Monday, May 30, 2016

Jean Patou Nacre-Review

I absolutely understand why this one was discontinued. I don't understand why people miss it.

When I was given a generous sample bottle of Nacre I was afraid it was going to be a waste of rare perfume as it is loaded with jasmine, and that is my one specific anosmia. Sometimes, if the jasmine is strong enough it kills the rest of the perfume for me, and as a result I've never been able to smell a thing from Joy-it might as well be tap water. Whatever jasmine is at work in Nacre, it is not the same as they used in Joy. That's too bad-because I could have done without smelling this one, for hours.  The tiniest dab lasted, for hours. Hours and hours. Why is the longevity always the best with the perfumes I dislike?

I've learned to avoid leaping to conclusions, particularly with perfumes that can take hours to fully develop into something lovely. Sadly, Nacre started with lime leaves in curry and ended with Babycham. I like curries with lime leaves, and in the 70's I was happy enough to sneak a sip or two of perry from my sister at Christmas, but I don't like wearing them.

Nacre was released in 2001 which was far too late for this sort of fragrance. Although they don't share notes, Nacre reminds me of the sort of composition that existed in Ma Griffe. Dry, strange, medicinal, then...orris root. At least with Ma Griffe you can argue it was the brainchild of an anosmic perfumer, but I have no idea what the hell they were aiming for with Nacre. It might have worked in the 60's/70's, but by 2000 perfumes that essentially said, "Trust us, this is art" had fallen out of popularity for things that might not have been been more original, but required less effort to appreciate. I have an open mind, but I'm having a very hard time appreciating Nacre.

After the first hour Nacre changes little, but remains strong. I never did get anything soft, or delicate from it though I admit I might be missing some of the sweetness jasmine can impart. I don't smell the rose in Nacre either, though as far as I'm aware that isn't a difficult note for me to detect. What comes through so very strongly is the orris root, ginger, and lemon. Nacre is cold, sterile, and medicinal. If there's vanilla in there as the listed notes suggest, I can't smell that either.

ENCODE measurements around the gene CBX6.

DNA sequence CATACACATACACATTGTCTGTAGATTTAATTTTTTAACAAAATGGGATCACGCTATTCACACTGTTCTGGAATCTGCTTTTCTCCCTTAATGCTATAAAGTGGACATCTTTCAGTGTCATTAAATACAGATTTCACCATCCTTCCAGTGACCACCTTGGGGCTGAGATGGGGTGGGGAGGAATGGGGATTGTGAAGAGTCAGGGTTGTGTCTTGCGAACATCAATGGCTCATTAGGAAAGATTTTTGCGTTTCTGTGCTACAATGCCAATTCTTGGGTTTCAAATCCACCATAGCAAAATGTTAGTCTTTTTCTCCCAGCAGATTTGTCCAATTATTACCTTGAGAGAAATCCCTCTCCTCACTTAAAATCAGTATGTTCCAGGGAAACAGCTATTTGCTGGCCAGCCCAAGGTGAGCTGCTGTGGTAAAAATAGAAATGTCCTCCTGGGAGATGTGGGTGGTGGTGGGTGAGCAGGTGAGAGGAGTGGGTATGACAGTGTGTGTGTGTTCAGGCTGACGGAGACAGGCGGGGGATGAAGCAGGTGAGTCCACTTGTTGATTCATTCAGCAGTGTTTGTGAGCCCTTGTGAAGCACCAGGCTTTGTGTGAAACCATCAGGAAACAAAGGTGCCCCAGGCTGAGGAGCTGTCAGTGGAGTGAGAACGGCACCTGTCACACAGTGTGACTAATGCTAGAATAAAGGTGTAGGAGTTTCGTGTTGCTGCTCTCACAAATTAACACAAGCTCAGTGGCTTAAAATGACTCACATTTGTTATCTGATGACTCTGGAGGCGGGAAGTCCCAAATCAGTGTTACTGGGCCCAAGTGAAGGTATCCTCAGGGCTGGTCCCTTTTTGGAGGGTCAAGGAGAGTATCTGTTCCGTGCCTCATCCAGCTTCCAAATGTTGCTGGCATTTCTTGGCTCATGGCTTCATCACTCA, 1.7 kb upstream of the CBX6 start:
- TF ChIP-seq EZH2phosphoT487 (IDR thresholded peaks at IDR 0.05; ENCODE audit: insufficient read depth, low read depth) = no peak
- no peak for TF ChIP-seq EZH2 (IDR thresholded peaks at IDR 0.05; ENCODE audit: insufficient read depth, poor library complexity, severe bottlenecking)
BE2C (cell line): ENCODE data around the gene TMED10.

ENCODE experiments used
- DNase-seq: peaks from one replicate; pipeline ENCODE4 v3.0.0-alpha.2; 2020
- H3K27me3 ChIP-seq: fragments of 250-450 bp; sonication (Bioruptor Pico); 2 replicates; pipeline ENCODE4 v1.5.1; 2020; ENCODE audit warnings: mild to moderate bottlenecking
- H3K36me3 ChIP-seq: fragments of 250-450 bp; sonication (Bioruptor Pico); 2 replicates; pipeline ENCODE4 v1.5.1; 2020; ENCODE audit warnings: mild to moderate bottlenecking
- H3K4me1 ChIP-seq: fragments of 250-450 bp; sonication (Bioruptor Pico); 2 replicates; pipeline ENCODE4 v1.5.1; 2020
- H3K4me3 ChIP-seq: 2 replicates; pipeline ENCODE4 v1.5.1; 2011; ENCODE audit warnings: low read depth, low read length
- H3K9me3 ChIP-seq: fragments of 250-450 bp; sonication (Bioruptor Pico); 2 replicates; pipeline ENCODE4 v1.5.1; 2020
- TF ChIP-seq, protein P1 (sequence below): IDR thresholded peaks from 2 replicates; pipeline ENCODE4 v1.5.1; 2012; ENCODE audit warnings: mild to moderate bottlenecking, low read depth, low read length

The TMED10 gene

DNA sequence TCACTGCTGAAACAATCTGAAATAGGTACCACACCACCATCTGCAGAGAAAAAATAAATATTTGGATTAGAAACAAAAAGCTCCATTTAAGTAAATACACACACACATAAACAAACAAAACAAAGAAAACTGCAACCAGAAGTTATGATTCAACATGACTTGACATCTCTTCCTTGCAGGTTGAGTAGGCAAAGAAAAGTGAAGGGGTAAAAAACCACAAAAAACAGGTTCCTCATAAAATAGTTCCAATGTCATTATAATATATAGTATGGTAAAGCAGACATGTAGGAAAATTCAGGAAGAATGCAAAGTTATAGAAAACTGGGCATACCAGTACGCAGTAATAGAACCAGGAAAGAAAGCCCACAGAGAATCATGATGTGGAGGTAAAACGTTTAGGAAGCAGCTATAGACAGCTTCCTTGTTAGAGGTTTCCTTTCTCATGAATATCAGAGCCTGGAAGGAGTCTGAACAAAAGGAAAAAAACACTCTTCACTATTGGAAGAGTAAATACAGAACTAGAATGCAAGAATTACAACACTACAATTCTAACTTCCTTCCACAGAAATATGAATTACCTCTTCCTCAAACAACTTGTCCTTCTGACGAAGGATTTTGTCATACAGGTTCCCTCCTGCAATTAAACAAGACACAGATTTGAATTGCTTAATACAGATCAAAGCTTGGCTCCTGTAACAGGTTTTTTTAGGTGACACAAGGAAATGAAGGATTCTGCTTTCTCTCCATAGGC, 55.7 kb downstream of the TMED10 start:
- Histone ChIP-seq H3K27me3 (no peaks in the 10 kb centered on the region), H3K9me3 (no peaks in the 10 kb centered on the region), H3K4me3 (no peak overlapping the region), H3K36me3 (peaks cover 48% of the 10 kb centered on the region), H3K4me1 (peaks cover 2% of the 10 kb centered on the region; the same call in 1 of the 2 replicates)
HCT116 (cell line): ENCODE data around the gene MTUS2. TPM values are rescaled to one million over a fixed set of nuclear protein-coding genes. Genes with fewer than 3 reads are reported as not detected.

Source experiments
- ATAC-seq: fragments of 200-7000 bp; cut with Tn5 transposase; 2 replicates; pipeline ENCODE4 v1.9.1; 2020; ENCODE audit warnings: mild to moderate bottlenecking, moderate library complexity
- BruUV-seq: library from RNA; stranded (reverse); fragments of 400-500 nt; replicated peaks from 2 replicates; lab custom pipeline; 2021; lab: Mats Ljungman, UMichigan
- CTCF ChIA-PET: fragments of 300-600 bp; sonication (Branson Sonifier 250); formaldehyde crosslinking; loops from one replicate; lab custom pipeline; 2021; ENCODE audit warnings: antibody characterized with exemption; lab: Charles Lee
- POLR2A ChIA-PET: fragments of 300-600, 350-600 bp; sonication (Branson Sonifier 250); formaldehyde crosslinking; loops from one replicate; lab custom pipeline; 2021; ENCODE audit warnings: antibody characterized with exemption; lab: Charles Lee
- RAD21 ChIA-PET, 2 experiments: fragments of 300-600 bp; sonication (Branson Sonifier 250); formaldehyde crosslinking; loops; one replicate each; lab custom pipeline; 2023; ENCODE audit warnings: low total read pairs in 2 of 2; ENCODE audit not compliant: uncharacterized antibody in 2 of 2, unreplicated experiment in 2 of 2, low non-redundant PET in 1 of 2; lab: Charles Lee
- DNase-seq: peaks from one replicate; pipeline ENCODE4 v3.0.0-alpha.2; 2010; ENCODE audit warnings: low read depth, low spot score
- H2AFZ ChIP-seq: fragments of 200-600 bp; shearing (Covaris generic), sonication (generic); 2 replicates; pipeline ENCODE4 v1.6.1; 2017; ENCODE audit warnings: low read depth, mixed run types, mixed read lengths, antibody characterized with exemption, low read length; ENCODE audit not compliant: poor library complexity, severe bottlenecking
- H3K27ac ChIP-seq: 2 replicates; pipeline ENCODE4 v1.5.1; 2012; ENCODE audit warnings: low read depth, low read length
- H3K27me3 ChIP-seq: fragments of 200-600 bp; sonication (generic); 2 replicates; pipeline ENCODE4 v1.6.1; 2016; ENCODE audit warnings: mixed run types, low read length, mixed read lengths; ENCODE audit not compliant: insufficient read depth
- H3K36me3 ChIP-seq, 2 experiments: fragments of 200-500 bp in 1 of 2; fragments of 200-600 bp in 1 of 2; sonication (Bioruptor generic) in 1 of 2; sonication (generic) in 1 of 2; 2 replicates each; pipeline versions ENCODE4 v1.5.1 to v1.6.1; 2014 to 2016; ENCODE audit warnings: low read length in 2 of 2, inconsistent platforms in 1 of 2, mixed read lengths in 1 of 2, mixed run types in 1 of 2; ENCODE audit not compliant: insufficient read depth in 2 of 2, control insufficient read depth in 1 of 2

Listed Notes According to Fragrantica:
Ginger, Ambrette, Pear, African Orange Flower, Jasmine, Lemon Blossom, Rose, Vanilla, Orris Root.

I wish I could at least understand, if not enjoy Nacre, but it isn't happening. I haven't had very good luck with the Patou perfumes-either I can't smell them at all, or I don't like them. I'm an optimist though, so I'm confident eventually I'll find something Patou I like.


Bibi Maizoon said...

Well, darn.
I love ambrette, ginger, & pear so I was hoping this would be more fruity & spicy under a wallop of some divine jasmine..
Orris root can certainly go medicinal to full on deodorant panty liners really quick & African orange flower smells like insecticide to me.
Come to think of it, most Patou's go a bit "bug spray" on me.

Rebecca said...

I have never heard of this perfume but from the sounds of your review I am ok with never smelling it. LOL! I think it is true the perfumes that smell the worst their smell seems to last forever! I never knew that jasmine was such an overpowering scent.


Goody said...

Panty liners is a good description!

It depends on the jasmine. The artificial ones (which I can smell) can go from pleasant to toilet quickly depending on the surrounding notes.

I don't think you're missing much with this one.

Beth Waltz said...

Oddly enough, I could follow this discussion, even appreciating the reference to panty liners... I'm intrigued by the naming-of-products process. "Nacre" implies sea shells -- how would one describe the scent of sea shells?

Mim said...

I adore the old Patous, and if I could get them Patou would probably be my favourite house. This one doesn't sound very nice, though.